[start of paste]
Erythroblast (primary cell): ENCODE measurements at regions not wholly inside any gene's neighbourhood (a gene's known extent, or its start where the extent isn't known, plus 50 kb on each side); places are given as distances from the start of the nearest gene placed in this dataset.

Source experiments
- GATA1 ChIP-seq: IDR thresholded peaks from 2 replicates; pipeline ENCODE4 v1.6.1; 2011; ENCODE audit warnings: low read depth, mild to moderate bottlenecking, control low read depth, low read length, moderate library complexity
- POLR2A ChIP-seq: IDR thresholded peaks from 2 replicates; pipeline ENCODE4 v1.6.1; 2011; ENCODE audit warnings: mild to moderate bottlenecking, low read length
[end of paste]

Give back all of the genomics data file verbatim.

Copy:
Erythroblast (primary cell): ENCODE measurements at regions not wholly inside any gene's neighbourhood (a gene's known extent, or its start where the extent isn't known, plus 50 kb on each side); places are given as distances from the start of the nearest gene placed in this dataset.

Source experiments
- GATA1 ChIP-seq: IDR thresholded peaks from 2 replicates; pipeline ENCODE4 v1.6.1; 2011; ENCODE audit warnings: low read depth, mild to moderate bottlenecking, control low read depth, low read length, moderate library complexity
- POLR2A ChIP-seq: IDR thresholded peaks from 2 replicates; pipeline ENCODE4 v1.6.1; 2011; ENCODE audit warnings: mild to moderate bottlenecking, low read length